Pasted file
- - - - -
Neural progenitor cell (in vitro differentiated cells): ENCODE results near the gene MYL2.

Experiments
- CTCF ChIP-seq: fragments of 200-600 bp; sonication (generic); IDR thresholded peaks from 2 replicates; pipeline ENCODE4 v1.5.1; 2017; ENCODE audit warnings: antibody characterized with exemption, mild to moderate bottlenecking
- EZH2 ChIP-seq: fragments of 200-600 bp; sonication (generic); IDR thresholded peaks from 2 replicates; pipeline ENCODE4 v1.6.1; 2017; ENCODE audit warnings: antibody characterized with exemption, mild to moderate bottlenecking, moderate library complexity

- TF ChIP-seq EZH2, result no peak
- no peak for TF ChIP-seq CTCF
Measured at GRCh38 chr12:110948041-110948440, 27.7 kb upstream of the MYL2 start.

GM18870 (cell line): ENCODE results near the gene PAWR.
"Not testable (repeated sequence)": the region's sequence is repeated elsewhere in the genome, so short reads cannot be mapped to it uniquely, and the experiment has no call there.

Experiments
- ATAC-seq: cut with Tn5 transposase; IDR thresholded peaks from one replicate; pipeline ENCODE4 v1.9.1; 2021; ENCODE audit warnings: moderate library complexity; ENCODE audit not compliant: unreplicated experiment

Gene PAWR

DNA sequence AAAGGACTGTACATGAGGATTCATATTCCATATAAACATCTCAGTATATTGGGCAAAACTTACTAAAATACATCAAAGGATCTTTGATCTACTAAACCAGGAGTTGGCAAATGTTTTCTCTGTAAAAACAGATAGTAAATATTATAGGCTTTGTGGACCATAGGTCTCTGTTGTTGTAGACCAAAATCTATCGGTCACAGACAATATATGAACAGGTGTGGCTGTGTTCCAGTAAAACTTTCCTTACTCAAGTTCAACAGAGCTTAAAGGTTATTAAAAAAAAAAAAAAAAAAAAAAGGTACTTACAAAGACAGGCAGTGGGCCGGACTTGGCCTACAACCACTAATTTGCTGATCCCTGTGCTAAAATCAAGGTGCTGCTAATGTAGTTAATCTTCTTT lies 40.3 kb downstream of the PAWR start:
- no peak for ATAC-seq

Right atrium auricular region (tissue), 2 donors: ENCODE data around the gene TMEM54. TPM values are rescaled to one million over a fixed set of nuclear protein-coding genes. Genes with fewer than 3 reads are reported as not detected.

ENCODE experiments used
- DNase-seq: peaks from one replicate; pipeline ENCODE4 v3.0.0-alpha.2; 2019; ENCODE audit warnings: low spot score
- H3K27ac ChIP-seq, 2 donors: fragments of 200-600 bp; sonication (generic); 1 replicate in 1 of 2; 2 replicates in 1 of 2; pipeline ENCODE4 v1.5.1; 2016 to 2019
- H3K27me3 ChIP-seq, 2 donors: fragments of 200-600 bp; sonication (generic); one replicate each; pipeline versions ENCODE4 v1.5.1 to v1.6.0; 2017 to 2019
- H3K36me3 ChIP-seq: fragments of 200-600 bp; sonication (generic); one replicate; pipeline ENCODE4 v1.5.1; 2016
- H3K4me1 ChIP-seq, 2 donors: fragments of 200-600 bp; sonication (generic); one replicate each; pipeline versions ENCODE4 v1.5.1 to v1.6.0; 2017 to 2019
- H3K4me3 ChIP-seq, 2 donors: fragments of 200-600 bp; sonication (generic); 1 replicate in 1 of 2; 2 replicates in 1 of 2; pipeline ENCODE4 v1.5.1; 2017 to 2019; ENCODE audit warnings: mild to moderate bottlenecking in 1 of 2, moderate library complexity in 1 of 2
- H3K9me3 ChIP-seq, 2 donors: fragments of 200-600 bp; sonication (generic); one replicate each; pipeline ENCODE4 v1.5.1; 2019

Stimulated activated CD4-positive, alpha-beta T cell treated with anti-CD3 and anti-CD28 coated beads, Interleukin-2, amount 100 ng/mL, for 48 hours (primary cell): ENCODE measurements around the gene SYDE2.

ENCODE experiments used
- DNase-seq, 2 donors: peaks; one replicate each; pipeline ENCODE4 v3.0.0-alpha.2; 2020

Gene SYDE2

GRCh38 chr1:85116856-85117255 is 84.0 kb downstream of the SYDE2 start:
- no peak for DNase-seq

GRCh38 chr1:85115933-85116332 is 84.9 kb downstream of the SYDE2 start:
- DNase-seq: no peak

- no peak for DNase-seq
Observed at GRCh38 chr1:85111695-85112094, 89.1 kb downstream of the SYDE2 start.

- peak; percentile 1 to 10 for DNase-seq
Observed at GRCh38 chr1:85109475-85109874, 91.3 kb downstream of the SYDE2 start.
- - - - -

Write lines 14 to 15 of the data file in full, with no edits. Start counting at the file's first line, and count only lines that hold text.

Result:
- no peak for ATAC-seq

Right atrium auricular region (tissue), 2 donors: ENCODE data around the gene TMEM54. TPM values are rescaled to one million over a fixed set of nuclear protein-coding genes. Genes with fewer than 3 reads are reported as not detected.